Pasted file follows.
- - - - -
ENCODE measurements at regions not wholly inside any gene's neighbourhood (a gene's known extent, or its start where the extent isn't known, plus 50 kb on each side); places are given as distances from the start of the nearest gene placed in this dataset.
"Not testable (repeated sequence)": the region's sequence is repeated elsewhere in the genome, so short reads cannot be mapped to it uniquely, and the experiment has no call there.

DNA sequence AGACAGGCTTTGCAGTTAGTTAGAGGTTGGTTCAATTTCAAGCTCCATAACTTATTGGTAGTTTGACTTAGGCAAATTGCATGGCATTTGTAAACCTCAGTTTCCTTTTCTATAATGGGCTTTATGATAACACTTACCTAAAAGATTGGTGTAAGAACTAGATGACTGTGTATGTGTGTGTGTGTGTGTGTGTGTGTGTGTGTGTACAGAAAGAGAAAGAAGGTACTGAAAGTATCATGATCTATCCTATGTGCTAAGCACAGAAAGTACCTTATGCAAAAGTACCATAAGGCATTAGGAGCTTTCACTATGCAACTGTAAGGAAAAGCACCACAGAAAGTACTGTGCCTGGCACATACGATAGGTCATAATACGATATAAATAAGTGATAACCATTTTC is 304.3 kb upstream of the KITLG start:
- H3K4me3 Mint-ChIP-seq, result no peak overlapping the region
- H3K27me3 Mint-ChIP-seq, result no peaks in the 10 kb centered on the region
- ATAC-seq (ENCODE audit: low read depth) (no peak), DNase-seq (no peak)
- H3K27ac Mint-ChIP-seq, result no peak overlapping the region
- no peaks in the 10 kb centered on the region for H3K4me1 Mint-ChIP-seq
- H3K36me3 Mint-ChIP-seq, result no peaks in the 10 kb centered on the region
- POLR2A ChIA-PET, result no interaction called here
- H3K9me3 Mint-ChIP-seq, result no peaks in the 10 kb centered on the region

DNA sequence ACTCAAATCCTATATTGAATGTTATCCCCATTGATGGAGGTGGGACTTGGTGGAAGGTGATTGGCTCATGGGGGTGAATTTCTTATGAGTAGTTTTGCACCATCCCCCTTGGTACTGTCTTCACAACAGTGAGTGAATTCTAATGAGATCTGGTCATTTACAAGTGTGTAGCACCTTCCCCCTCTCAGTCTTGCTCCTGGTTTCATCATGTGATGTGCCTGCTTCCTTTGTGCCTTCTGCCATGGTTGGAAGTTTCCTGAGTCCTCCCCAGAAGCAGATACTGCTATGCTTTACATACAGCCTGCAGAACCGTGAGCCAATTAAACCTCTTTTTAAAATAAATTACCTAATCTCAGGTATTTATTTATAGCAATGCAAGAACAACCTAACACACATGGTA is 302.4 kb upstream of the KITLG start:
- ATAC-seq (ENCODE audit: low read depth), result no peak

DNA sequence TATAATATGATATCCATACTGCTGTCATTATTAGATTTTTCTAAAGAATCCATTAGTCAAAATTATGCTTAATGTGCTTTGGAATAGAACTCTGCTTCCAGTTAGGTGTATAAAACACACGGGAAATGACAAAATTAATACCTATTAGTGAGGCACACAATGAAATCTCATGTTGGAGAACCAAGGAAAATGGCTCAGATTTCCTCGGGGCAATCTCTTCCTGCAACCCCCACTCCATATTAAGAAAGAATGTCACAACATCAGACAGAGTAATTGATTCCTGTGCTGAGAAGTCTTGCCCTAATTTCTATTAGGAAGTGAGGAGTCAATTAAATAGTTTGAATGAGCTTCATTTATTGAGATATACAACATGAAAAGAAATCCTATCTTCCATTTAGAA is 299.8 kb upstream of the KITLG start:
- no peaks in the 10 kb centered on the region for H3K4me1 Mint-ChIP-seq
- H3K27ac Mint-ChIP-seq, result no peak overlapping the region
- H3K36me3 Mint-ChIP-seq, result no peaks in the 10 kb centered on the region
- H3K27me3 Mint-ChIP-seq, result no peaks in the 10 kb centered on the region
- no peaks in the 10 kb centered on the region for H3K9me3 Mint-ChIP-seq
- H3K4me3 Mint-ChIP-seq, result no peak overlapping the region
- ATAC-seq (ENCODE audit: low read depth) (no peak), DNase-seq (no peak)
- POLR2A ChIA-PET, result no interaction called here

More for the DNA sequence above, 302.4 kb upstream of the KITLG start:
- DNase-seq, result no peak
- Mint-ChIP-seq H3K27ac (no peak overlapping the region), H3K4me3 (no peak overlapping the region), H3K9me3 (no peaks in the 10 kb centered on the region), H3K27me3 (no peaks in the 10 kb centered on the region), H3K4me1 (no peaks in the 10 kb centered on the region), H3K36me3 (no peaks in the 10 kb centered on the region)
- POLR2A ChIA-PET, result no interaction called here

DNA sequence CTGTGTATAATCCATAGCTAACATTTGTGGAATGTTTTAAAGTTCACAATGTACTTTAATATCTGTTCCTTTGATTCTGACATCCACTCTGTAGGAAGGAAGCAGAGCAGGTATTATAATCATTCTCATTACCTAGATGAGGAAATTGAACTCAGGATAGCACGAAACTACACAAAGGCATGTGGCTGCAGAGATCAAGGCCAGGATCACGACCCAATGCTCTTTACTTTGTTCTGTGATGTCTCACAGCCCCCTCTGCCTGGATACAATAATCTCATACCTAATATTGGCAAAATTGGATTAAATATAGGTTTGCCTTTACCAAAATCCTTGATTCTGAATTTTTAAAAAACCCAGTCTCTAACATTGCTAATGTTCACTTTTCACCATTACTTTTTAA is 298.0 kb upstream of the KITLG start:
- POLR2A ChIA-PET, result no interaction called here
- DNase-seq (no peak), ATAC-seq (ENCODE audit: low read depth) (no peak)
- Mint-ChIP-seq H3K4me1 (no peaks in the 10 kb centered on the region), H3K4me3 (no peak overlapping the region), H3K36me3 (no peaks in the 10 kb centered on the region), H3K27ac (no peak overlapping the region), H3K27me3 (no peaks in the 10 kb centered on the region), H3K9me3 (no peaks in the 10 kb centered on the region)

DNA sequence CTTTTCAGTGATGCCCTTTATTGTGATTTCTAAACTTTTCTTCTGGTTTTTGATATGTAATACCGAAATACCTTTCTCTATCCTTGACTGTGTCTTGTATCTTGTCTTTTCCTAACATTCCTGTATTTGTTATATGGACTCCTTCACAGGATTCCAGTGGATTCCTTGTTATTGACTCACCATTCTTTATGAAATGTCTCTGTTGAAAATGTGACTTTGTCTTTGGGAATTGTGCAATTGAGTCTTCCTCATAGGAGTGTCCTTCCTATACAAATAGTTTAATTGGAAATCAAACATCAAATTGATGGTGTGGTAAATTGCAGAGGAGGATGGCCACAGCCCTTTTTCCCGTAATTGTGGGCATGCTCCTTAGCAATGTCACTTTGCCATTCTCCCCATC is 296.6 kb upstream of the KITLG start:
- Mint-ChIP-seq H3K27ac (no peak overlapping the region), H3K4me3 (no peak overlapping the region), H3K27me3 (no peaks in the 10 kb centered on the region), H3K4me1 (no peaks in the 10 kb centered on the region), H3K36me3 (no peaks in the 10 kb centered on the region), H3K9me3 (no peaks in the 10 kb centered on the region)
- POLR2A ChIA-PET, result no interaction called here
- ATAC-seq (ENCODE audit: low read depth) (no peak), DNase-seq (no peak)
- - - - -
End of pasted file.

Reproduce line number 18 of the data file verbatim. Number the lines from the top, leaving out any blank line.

- H3K27me3 Mint-ChIP-seq, result no peaks in the 10 kb centered on the region